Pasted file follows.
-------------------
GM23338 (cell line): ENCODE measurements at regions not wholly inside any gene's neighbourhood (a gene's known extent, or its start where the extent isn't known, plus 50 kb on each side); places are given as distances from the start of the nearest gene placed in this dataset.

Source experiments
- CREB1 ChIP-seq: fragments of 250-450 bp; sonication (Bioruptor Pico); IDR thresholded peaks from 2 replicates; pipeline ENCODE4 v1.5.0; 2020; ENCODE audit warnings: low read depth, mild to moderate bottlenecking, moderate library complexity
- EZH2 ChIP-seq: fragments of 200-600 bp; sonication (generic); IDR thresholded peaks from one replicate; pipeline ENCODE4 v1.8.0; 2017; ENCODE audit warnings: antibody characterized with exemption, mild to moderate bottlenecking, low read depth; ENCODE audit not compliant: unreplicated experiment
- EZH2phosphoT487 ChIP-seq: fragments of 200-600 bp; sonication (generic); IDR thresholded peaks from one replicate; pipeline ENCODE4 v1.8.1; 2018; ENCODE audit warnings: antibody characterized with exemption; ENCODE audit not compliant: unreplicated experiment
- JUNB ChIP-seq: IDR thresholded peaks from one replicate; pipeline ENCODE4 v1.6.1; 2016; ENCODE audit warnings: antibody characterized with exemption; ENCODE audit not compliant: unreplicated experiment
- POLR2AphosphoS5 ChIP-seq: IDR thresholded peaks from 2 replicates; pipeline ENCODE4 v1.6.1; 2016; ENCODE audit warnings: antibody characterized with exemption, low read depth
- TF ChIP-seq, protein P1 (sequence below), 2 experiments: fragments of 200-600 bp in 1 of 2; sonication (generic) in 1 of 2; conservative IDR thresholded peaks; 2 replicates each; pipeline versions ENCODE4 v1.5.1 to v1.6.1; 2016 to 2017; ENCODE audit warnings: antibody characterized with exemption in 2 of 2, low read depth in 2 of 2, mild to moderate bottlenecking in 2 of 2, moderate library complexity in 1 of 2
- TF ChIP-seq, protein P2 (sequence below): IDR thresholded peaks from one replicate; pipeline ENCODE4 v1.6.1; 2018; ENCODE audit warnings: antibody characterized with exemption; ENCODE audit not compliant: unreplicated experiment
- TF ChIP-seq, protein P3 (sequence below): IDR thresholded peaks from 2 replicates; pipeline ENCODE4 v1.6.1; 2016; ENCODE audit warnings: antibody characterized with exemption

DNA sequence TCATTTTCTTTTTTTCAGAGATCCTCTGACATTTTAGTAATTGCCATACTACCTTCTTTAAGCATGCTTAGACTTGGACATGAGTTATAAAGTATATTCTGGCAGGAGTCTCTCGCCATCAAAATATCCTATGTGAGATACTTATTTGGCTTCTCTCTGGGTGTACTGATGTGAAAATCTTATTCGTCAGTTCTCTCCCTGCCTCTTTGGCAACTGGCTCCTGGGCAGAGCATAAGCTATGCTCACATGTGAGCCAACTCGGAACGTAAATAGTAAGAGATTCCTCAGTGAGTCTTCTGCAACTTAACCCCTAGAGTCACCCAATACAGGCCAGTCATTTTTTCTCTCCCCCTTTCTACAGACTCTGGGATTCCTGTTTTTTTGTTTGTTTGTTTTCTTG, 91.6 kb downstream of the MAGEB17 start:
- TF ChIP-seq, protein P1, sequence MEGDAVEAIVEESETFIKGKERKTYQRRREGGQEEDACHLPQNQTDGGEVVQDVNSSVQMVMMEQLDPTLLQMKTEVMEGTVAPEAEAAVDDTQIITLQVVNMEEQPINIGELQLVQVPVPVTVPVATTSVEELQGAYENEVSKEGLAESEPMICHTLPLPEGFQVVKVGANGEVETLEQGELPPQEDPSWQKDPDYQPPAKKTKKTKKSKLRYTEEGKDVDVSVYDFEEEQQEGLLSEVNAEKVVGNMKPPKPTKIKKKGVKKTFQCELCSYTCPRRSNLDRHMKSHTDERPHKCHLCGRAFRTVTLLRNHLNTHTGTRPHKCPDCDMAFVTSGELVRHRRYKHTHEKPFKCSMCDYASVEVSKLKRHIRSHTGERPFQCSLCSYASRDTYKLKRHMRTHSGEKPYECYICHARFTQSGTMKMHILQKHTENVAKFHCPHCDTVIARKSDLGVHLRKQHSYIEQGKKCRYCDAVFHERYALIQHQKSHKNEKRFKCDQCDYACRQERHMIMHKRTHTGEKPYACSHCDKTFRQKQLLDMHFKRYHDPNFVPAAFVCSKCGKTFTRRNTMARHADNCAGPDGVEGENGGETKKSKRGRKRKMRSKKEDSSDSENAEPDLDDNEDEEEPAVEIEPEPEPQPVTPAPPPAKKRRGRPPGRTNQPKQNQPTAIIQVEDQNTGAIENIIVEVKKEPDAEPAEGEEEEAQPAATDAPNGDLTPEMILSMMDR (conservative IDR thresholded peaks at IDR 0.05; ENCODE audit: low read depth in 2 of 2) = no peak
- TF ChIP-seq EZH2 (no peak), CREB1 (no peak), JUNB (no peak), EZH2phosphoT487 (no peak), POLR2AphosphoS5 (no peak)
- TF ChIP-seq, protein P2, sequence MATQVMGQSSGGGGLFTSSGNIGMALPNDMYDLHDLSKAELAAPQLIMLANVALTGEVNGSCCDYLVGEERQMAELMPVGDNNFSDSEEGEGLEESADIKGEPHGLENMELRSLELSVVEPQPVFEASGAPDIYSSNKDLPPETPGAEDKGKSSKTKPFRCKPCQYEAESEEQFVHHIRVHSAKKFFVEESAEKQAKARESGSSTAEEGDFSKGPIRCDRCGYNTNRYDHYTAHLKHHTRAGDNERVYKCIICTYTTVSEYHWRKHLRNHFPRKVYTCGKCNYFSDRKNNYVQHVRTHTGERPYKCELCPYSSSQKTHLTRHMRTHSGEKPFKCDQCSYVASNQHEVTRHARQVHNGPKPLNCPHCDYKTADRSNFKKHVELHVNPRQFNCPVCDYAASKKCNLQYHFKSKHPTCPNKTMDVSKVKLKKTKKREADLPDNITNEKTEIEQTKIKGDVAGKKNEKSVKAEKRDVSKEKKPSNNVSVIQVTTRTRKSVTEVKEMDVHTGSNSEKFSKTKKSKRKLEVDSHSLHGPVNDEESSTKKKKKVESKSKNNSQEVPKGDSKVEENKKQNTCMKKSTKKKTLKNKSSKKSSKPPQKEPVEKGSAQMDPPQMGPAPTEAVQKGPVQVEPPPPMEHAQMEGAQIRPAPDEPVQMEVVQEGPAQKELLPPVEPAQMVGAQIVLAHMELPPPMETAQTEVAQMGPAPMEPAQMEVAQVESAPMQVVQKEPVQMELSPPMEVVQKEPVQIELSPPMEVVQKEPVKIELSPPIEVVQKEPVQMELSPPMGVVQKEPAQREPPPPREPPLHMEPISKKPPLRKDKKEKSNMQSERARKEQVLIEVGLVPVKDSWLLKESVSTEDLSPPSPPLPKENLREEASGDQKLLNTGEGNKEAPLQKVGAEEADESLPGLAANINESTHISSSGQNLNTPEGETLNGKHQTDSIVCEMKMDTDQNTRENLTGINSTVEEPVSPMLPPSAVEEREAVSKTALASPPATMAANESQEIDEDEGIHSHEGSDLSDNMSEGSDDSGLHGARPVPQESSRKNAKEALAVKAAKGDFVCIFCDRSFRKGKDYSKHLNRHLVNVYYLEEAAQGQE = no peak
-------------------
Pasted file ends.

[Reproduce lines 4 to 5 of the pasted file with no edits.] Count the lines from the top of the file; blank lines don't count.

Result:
- EZH2 ChIP-seq: fragments of 200-600 bp; sonication (generic); IDR thresholded peaks from one replicate; pipeline ENCODE4 v1.8.0; 2017; ENCODE audit warnings: antibody characterized with exemption, mild to moderate bottlenecking, low read depth; ENCODE audit not compliant: unreplicated experiment
- EZH2phosphoT487 ChIP-seq: fragments of 200-600 bp; sonication (generic); IDR thresholded peaks from one replicate; pipeline ENCODE4 v1.8.1; 2018; ENCODE audit warnings: antibody characterized with exemption; ENCODE audit not compliant: unreplicated experiment